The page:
By K.N. Bhat
Mar 24, 2012
The show of fairness through the ritual of re-examination of the whole material by the executive in considering mercy petitions is abhorrent
A Pakistani judicial commission was in India, ostensibly to gather information about the 26/11 attacks in Mumbai. At no time was there any doubt that the heinous plot, which left 166 innocent people dead, was conceived, scripted, directed and executed from Pakistani soil. The whole world knew it, and Pakistani administration ought to have known it well. However, Pakistan kept on denying any knowledge — leaves aside involvement — and even shed some crocodile tears. Pakistan, in fact, refused to bury the bodies of its citizens — the dead terrorists — and denied outright that the sole surviving terrorist, Ajmal Kasab, was its citizen. Yet it did not take long for the lies to get exposed.
After lots of international pressure, the Pakistan government began proceedings in one of their courts against unknown accused who had “allegedly” committed the crime in Mumbai and sought permission of the Government of India to send a commission to examine those concerned with the Indian part of the trial. The Indian government agreed to host the commission in the belief that India would be mistaken for an uncivilised country otherwise. This after the Indian government had handed over several dossiers containing facts about the investigation, which Pakistan refused to consider credible.
What can one expect the Pakistani commission to find at the end of its India trip except fault with everything that has been done in India, which it would have done in any case? We can trust them to start with the refusal of permission to cross-examine witnesses. They have already refused to give credence to the tonnes of material uncovered by the Mumbai trial — hence the commission’s insistence on cross-examining witnesses.
Any self-respecting government would have rejected permission to the Pakistani delegation that was only in search of ostensible basis of legitimacy for their mission’s foregone findings. And who knows, some among them might have come with the intent to find out how India could unearth so thoroughly the misdeeds in such a short time or how not to get caught next time. Tokenism in this case is not just a useless exercise; it may prove dangerous.
Unfortunately, it is not just the politicians who indulge in such stunts. Kasab was caught red-handed, literally so. His unmistakable figure was repeatedly seen on TV screens while the massacre was on. Because he was caught alive, an elaborate trial took place in as open a fashion as any civilised country can have. Kasab was convicted and sentenced to death. As required by our law, a two-judge bench of the Bombay high court confirmed the conviction and sentence. That should have been the end of the judicial process as prescribed by our books. But our Supreme Court resurrected the case.
The Supreme Court of course has the power to grant special leave to appeal if anyone were to point out any glaring error by the courts below. But no one had even suggested that. Yet the Supreme Court appointed a senior advocate as amicus curiae to represent Kasab and thereafter undertook a full-fledged re-examination of the material, obviously in search of errors, if any, by the courts below that could be corrected. Our judicial system need not be desperate to earn its place in history through such ostentatious means.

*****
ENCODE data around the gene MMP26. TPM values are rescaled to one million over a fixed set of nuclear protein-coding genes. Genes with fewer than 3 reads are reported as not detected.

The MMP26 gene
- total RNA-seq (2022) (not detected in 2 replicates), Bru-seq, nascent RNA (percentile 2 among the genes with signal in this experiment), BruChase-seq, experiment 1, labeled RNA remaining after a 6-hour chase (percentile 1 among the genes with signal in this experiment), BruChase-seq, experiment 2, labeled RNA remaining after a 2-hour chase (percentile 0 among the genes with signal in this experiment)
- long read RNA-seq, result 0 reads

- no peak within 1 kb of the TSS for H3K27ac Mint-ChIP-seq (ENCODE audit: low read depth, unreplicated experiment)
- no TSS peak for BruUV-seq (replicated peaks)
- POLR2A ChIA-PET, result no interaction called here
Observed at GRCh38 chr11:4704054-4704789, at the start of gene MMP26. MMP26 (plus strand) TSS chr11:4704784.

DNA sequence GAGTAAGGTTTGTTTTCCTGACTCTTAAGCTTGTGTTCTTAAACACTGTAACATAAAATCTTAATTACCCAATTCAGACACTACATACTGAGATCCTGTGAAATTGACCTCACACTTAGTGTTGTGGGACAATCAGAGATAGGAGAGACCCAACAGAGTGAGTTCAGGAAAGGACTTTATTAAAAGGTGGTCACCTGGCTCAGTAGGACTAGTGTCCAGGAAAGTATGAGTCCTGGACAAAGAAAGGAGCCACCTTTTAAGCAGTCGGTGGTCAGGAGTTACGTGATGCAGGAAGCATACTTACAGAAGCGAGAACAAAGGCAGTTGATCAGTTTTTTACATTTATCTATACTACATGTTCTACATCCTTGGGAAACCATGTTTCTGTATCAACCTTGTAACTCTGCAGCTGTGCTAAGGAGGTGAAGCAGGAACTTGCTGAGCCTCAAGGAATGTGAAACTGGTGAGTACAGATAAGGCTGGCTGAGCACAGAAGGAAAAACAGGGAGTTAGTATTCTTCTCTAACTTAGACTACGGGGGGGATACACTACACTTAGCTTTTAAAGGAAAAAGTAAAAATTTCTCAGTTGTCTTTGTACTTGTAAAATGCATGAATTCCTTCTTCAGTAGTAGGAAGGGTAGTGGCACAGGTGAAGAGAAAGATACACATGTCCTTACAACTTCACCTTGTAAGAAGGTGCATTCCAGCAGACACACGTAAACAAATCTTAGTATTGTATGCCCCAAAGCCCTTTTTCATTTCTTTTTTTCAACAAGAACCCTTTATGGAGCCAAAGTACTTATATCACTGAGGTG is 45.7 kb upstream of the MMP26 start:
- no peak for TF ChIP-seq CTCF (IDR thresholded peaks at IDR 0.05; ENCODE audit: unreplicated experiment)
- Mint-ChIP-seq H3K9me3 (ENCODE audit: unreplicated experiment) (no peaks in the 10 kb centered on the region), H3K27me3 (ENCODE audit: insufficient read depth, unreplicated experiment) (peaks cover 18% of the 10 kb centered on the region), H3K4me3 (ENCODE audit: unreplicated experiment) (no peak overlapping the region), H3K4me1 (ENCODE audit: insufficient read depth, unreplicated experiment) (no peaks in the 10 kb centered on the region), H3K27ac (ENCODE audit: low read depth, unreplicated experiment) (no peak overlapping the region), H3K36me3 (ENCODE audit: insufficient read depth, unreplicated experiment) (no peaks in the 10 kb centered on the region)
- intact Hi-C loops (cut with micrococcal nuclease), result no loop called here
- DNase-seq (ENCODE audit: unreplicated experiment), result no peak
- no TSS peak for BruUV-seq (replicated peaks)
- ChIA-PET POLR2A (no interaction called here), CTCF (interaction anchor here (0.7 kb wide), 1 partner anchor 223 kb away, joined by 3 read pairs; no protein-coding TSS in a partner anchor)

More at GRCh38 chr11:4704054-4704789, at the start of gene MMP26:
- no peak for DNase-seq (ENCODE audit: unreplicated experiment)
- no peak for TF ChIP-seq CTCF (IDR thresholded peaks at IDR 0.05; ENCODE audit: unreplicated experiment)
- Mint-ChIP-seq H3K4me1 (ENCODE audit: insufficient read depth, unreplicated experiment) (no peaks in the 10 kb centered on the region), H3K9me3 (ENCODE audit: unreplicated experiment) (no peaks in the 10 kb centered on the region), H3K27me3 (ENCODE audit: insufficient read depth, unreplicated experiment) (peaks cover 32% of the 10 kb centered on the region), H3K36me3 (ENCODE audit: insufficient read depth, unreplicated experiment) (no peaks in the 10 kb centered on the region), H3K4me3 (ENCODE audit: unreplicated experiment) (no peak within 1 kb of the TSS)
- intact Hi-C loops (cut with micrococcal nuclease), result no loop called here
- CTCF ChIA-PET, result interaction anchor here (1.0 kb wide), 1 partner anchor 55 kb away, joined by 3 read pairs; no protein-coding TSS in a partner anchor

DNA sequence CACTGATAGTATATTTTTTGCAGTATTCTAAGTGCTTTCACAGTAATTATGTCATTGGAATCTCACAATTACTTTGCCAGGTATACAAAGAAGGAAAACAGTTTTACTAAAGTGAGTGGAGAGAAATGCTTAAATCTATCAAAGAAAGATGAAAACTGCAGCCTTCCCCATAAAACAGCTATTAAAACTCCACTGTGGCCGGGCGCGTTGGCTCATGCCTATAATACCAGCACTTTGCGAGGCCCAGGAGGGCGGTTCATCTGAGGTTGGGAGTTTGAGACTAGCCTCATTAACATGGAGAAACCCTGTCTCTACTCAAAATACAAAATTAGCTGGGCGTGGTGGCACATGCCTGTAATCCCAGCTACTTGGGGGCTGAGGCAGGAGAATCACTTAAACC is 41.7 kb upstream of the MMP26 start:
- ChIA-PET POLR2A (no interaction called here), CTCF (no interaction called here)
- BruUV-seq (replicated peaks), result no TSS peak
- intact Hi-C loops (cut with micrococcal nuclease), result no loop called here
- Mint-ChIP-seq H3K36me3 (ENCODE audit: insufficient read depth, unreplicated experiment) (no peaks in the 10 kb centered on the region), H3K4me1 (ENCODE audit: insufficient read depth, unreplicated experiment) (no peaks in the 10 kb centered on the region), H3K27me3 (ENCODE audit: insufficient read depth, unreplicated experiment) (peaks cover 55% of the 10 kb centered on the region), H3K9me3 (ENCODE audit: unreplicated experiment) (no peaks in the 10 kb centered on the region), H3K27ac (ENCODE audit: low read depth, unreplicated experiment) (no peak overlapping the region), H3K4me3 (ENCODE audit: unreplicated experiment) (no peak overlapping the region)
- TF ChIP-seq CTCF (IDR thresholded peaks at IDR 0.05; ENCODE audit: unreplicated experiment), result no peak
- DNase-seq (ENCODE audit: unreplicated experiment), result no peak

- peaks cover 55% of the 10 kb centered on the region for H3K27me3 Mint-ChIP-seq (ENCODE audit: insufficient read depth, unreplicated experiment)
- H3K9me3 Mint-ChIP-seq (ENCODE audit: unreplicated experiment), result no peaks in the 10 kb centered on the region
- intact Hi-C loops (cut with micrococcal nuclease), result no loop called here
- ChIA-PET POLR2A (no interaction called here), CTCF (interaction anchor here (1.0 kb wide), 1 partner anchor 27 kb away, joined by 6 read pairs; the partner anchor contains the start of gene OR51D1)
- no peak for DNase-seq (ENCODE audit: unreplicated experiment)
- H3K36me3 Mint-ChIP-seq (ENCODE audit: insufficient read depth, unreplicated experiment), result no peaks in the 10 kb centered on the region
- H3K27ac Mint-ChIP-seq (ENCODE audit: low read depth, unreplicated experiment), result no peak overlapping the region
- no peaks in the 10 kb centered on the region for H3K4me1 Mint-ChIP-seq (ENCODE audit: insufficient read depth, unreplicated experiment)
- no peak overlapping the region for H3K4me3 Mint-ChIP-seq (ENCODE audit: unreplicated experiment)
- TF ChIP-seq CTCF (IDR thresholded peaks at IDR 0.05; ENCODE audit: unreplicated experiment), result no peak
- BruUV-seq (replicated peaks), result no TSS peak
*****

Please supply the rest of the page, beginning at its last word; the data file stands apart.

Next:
Our tendency to turn any and every situation into a political drama instead of doing what ought to be done is amply exemplified by the failure to execute death sentences after the Supreme Court had upheld them. The show of fairness through the ritual of re-examination of the whole material by the executive in the context of considering mercy petitions is abhorrent. In the case of Kehar Singh (1988), convicted of conspiracy in the plot to assassinate Indira Gandhi, the Supreme Court no doubt highlighted the power of the President to re-examine the verdict of death sentence on merits as well. This is as it should be, under a Constitution that regards the President as head of state. The President should be free to exercise his/her power unhampered by technicalities. But that does not mean that the babus of the home ministry can take unlimited time to wade through court records in the hope of finding a fault. The mercy petition of Devinder Pal Bhullar, the Khalistan movement activist and now a condemned prisoner, was in limbo for 11 years or so between North Block and the Rashtrapati Bhavan. A bench of the Supreme Court is hearing a set of writ petitions raising the issue of “abnormal delay” in deciding the mercy petitions.
Fault, if any, in the court verdicts and issues that the President is required to pay special attention to should be underscored by the mercy petitioner and the examination by the executive should be restricted to those.
Look at the actual and possible costs of these shows to the nation. The chargesheet recently filed by the police in the Delhi high court blast case — in which several innocent citizens were killed and many were seriously injured — says that the motive of the terrorists was “to secure justice” for Afzal Guru awaiting execution for his role in the December 2001 attack on Parliament. The cost of simply keeping Masood Azhar in detention for five years instead of swift trial and punishment despite loads of evidence against him was the sordid episode of hijacking of the Indian Airlines plane to Kandahar.
If Kasab fails to get acquittal from the Supreme Court, he too will move a mercy petition and after its rejection in the year 2020 or so, procrastination in the matter of execution is only to be expected. Meanwhile, Kasab should be saved from natural death lest the devotion of both India and Pakistan to tokenism should be disturbed.
The writer is a senior advocate of the Supreme Court and former additional solicitor-general of India
Source: Asian Age, New Delhi